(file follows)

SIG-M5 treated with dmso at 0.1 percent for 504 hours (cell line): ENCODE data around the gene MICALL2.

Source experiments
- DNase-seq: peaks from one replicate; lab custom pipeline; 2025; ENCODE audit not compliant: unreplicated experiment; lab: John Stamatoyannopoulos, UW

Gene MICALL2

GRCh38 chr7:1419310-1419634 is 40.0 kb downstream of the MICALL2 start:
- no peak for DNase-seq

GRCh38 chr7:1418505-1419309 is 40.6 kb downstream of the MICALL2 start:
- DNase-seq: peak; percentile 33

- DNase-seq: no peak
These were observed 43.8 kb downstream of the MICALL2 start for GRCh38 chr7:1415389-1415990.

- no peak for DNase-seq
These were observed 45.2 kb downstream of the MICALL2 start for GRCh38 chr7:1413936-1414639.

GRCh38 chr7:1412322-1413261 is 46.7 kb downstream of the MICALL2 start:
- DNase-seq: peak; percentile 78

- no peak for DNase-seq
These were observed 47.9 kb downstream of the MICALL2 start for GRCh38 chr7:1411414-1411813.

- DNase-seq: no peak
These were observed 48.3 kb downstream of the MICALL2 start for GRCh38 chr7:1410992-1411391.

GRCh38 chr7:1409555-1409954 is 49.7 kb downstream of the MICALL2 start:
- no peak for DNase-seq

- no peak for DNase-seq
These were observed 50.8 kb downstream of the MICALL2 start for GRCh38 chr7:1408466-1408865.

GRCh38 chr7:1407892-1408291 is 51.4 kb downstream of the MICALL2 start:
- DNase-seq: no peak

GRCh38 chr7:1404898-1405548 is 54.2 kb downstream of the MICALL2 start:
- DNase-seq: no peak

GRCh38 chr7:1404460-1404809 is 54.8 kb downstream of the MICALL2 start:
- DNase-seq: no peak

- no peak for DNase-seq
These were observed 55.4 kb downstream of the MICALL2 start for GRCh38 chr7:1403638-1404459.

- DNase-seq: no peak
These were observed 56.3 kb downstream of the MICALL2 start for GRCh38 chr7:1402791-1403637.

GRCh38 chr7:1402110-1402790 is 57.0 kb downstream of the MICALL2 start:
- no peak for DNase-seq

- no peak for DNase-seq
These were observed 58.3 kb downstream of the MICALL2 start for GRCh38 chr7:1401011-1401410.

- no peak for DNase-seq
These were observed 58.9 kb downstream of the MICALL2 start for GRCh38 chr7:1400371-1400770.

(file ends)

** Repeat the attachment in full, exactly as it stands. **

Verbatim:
SIG-M5 treated with dmso at 0.1 percent for 504 hours (cell line): ENCODE data around the gene MICALL2.

Source experiments
- DNase-seq: peaks from one replicate; lab custom pipeline; 2025; ENCODE audit not compliant: unreplicated experiment; lab: John Stamatoyannopoulos, UW

Gene MICALL2

GRCh38 chr7:1419310-1419634 is 40.0 kb downstream of the MICALL2 start:
- no peak for DNase-seq

GRCh38 chr7:1418505-1419309 is 40.6 kb downstream of the MICALL2 start:
- DNase-seq: peak; percentile 33

- DNase-seq: no peak
These were observed 43.8 kb downstream of the MICALL2 start for GRCh38 chr7:1415389-1415990.

- no peak for DNase-seq
These were observed 45.2 kb downstream of the MICALL2 start for GRCh38 chr7:1413936-1414639.

GRCh38 chr7:1412322-1413261 is 46.7 kb downstream of the MICALL2 start:
- DNase-seq: peak; percentile 78

- no peak for DNase-seq
These were observed 47.9 kb downstream of the MICALL2 start for GRCh38 chr7:1411414-1411813.

- DNase-seq: no peak
These were observed 48.3 kb downstream of the MICALL2 start for GRCh38 chr7:1410992-1411391.

GRCh38 chr7:1409555-1409954 is 49.7 kb downstream of the MICALL2 start:
- no peak for DNase-seq

- no peak for DNase-seq
These were observed 50.8 kb downstream of the MICALL2 start for GRCh38 chr7:1408466-1408865.

GRCh38 chr7:1407892-1408291 is 51.4 kb downstream of the MICALL2 start:
- DNase-seq: no peak

GRCh38 chr7:1404898-1405548 is 54.2 kb downstream of the MICALL2 start:
- DNase-seq: no peak

GRCh38 chr7:1404460-1404809 is 54.8 kb downstream of the MICALL2 start:
- DNase-seq: no peak

- no peak for DNase-seq
These were observed 55.4 kb downstream of the MICALL2 start for GRCh38 chr7:1403638-1404459.

- DNase-seq: no peak
These were observed 56.3 kb downstream of the MICALL2 start for GRCh38 chr7:1402791-1403637.

GRCh38 chr7:1402110-1402790 is 57.0 kb downstream of the MICALL2 start:
- no peak for DNase-seq

- no peak for DNase-seq
These were observed 58.3 kb downstream of the MICALL2 start for GRCh38 chr7:1401011-1401410.

- no peak for DNase-seq
These were observed 58.9 kb downstream of the MICALL2 start for GRCh38 chr7:1400371-1400770.